Its a very complete package with some glaring flaws that aren't necessarily related to how it performs. For example, in the US, you have to go to an SEL for Paddle Shifters. But on the Outlander Sport, they were standard on all trims at one point. They should be standard here, especially since this car has the power to make use of them. To get a sunroof, you have to again go all the way up to an SEL. Heated seats aren't standard on the Limited Edition trim, but they are on every other Limited Edition trim on the CUVs. The base stereo is pretty good, it almost makes the Rockford Fosgate system pointless... ALMOST. we've already gotten complaints of no power rear lift gate from some interested customers.
 

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Discussion Starter #10
Thanks for the update Darryl, good to know that the recall didn't affect the majority of owners and that it was a simple fix. Unfortunately we only know what media chooses to share, and they definitely blew that recall out of proportion. Glad to hear that the CVT performs just fine, as yet again Car and Driver made it seem like a deal breaker. I was really impressed with the models I saw at CIAS, just haven't gotten the chance for a test drive.
 

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It drives like a more refined Outlander Sport. The biggest letdown isn't the CVT, its the suspension as it still cannot handle fast transitions and side to side motions. Theres not a huge amount of body roll, but the suspension is very slow to react and settle. Mitsubishi still has a dampening issue with its CUV suspensions. Initial turn in is quick but the suspension is a pace or two behind the drivers intentions.

The rest of the drivetrain is great. The 1.5T is peppy and never feels underpowered or overwhelmed. It is by no means fast, but because its never lacking torque to accelerate it feels more powerful than the raw acceleration numbers suggest. The CVT is actually really responsive at speed. There is an issue at low speeds where the engine is coming into boost that makes for a peaky, kind of jarring experience. If you've ever driven a Nissan Juke, you will know this feeling very well. Its not uncomfortable, but it will take some getting used to. The S-AWC system is good at what it does and provides a bunch of grip wet and dry.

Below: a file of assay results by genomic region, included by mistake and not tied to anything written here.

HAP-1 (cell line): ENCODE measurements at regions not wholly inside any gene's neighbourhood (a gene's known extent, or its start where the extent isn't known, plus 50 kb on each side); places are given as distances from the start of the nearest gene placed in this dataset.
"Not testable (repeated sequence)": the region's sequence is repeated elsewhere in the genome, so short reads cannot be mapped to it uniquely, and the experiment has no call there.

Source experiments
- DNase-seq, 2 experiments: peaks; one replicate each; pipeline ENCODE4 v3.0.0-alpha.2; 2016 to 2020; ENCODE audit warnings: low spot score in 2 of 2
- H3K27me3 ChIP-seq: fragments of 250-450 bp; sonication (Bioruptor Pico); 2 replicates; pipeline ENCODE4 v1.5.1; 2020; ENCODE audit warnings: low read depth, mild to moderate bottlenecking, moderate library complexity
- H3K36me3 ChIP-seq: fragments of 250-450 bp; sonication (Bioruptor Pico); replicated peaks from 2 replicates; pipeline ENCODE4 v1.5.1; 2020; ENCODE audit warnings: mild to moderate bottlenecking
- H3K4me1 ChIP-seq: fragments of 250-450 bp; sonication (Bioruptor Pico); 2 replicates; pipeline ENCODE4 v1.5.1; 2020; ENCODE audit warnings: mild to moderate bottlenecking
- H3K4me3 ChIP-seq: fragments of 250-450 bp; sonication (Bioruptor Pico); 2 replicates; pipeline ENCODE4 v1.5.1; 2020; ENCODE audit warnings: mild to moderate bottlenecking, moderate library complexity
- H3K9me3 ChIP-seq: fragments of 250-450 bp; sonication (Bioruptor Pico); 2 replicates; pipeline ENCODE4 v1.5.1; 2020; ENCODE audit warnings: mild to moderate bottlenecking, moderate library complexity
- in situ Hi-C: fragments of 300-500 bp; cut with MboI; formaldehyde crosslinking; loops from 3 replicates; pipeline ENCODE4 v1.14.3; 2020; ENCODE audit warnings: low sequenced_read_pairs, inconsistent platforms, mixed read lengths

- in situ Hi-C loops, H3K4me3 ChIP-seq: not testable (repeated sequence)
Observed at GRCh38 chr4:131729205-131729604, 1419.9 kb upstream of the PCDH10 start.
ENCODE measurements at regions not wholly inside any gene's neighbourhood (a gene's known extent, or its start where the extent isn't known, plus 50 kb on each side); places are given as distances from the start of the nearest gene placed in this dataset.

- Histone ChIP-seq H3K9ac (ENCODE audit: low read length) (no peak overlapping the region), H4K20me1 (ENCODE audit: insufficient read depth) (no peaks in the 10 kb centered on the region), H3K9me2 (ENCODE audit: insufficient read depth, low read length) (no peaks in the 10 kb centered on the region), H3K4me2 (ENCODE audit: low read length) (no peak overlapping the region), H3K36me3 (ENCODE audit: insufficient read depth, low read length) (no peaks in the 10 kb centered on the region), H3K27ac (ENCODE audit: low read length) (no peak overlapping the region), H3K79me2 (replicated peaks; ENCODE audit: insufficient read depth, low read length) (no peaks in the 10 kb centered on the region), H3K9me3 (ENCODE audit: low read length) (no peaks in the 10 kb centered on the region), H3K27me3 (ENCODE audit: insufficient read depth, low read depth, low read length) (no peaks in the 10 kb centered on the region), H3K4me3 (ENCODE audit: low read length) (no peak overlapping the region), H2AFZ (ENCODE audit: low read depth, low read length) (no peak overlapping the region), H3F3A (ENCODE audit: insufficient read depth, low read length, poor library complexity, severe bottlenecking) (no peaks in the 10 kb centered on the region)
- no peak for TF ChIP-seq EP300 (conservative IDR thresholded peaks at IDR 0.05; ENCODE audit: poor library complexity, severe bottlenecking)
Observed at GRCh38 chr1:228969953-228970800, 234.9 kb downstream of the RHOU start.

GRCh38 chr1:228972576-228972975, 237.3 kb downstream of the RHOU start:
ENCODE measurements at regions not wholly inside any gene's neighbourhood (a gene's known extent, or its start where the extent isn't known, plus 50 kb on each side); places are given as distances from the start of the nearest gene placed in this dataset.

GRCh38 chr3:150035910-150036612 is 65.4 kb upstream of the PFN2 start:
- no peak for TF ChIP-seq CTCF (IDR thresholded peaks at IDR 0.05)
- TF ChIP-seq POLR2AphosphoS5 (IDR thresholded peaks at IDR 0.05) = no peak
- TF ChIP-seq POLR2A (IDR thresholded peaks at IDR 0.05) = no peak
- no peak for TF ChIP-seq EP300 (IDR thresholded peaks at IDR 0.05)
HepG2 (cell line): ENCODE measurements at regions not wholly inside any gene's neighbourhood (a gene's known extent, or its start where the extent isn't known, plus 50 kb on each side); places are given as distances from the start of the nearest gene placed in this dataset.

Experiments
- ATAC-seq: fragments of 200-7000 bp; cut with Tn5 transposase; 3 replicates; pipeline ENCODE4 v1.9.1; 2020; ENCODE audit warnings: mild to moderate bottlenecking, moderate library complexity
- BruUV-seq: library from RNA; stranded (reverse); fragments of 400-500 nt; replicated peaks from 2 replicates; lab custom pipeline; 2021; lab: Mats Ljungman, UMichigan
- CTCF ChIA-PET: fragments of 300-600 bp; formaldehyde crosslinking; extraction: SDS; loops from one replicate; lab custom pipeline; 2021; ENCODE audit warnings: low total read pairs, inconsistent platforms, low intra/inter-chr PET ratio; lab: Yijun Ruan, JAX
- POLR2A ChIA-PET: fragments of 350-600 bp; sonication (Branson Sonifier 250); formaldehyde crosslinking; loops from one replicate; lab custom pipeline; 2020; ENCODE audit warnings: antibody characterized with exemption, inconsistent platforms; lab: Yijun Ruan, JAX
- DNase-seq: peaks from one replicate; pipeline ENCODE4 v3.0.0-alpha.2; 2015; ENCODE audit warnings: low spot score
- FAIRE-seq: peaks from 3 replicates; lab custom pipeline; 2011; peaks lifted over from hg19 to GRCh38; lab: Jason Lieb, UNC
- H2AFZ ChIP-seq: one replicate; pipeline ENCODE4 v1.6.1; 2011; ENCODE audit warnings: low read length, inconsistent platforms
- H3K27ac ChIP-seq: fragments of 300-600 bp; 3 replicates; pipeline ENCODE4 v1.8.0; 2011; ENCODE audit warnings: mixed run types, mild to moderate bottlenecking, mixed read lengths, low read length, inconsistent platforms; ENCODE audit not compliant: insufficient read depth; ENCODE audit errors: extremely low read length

Its a very complete package with some glaring flaws that aren't necessarily related to how it performs. For example, in the US, you have to go to an SEL for Paddle Shifters. But on the Outlander Sport, they were standard on all trims at one point. They should be standard here, especially since this car has the power to make use of them. To get a sunroof, you have to again go all the way up to an SEL. Heated seats aren't standard on the Limited Edition trim, but they are on every other Limited Edition trim on the CUVs. The base stereo is pretty good, it almost makes the Rockford Fosgate system pointless... ALMOST. we've already gotten complaints of no power rear lift gate from some interested customers.
I am a bit particular about how audio systems sound. Did you happen to run the system through tracks that test its audio quality? I know often dealers get music for that specific purpose during PDI's